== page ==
Halbur would stay on the team for all four years, and while in that time the Badgers failed to have a winning season, Halbur would play an important role, one that required more endurance than finesse.
Before his freshman season, Halbur had never set foot on a lacrosse field, he had only played with crosse sticks in his backyard after a friend from Connecticut introduced him to the game. “They (Johnson State) just needed legs,” said Halbur. “I had never worn the helmet or gear before, and using my left hand was uncomfortable.”
The pace of the game and physicality of scrums for groundballs were also a culture shock for Halbur, but he improved his game with each season. “From beginning to end of my first year I improved,” said Halbur. “I got more confident and comfortable and by junior year I started feeling natural using both hands.”
Halbur played in all 12 games this spring as a midfielder, a position that sprints in after faceoffs, and provides both defensive and offensive support. Midfield is the most physical part of the field, where possession control is marked by scrums of hacking and shoving, and midfielders provide the transition play with support and assists. Halbur finished his 43-game career with four goals, including one this season in a 19-5 blowout of Regis College.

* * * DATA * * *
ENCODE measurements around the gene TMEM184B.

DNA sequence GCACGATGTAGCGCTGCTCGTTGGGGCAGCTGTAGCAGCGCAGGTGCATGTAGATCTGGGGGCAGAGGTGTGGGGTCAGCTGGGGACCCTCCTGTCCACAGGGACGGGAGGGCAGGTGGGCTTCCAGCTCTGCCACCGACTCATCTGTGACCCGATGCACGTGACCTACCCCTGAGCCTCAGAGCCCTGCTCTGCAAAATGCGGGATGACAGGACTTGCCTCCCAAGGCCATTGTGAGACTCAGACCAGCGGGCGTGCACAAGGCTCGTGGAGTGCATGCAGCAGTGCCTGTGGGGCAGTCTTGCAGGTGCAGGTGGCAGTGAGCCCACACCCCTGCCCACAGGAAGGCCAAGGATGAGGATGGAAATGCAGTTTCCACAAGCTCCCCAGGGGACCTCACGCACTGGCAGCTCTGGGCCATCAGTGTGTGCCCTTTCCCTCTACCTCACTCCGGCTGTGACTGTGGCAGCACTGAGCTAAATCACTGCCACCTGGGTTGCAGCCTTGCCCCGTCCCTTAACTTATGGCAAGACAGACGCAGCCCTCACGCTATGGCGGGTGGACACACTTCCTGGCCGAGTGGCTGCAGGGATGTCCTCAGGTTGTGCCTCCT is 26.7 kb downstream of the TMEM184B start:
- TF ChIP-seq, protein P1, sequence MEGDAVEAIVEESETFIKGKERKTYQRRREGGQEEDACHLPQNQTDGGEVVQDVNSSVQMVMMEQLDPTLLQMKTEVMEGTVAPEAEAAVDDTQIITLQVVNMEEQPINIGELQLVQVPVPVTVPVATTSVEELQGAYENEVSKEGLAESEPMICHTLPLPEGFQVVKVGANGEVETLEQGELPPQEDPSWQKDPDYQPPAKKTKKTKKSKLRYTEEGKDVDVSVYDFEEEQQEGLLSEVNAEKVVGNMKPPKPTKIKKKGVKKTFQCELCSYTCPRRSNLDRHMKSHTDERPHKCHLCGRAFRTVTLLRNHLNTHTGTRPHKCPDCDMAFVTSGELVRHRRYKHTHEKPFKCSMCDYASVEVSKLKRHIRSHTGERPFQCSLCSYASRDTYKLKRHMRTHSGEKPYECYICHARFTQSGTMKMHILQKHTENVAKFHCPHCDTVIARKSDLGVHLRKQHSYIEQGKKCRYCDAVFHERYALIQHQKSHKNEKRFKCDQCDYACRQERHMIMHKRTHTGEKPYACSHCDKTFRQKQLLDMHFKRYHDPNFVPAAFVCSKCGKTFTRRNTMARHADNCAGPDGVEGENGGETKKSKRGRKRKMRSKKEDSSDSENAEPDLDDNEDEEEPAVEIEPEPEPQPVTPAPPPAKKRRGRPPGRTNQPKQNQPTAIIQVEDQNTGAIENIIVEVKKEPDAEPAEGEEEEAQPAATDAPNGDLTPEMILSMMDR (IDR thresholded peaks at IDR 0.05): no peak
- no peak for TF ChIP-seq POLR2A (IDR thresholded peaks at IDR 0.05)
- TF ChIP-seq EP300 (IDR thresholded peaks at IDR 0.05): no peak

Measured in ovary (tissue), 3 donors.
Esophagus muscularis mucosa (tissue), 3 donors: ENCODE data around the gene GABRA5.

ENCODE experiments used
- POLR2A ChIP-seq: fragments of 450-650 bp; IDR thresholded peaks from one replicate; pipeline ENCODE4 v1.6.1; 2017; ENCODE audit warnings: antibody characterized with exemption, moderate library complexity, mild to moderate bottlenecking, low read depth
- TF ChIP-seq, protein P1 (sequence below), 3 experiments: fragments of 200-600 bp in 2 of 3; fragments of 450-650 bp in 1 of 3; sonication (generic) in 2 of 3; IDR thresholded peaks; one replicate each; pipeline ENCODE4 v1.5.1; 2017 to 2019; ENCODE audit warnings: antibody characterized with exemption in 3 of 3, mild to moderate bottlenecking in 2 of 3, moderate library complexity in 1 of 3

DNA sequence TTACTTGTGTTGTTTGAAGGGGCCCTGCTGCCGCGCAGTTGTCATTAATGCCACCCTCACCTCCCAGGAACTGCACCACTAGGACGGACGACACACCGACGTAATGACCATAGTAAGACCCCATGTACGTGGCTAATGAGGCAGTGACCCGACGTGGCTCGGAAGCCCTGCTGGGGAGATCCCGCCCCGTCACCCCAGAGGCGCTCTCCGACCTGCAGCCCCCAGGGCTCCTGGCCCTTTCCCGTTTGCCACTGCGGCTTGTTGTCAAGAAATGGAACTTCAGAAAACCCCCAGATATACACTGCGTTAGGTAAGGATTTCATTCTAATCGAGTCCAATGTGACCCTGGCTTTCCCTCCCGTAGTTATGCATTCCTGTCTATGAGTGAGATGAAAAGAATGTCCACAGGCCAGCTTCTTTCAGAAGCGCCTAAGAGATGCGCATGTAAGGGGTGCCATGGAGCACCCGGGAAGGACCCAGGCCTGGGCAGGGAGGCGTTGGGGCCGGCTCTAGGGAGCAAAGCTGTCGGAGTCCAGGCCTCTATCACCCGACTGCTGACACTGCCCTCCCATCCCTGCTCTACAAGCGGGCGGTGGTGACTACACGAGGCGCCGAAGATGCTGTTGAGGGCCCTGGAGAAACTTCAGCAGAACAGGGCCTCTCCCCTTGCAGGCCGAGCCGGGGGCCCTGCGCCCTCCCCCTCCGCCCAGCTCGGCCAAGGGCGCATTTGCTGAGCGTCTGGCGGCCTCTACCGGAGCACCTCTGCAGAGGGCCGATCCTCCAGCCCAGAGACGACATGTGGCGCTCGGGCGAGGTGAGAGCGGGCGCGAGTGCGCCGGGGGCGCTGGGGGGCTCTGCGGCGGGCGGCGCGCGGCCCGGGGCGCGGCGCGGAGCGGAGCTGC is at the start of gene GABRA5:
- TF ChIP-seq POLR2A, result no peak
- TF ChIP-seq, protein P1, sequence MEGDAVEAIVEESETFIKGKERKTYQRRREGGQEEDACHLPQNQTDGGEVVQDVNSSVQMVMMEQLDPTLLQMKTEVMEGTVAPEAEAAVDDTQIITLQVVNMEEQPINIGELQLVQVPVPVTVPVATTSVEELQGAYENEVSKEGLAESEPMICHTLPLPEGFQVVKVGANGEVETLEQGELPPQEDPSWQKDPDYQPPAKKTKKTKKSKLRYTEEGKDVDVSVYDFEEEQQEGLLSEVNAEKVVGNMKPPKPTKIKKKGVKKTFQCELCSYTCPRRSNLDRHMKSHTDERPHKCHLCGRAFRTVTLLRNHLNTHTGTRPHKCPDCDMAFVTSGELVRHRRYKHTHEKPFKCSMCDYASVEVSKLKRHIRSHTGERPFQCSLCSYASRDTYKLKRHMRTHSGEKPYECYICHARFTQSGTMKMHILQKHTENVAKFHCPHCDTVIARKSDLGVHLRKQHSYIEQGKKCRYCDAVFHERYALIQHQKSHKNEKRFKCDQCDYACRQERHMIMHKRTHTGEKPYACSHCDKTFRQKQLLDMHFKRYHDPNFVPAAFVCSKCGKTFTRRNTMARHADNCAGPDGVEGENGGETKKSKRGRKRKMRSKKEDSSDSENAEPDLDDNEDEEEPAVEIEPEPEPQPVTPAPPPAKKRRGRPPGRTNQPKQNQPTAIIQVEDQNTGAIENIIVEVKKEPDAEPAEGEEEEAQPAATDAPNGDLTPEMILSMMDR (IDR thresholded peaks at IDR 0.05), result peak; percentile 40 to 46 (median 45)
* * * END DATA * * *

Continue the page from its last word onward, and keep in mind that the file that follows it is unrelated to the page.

Halbur graduated from TVHS in 2009 where he played golf, soccer, and was a member of the snowboard team.
According to Halbur, lacrosse was at times more enjoyable than playing soccer. “I knew my limits and contributed what I could. We (Johnson State) never really did that well in the standings, with the program being so young, and with not much recruiting involved, but we had fun.
“It’s a tough sport. It’s like hockey in its rules, and it’s a quick-paced game that’s easier to learn.”
Halbur graduated from Johnson State with a degree in history, and soon starts work on a Native American archeological dig in Swanton, on the Missiquoi River.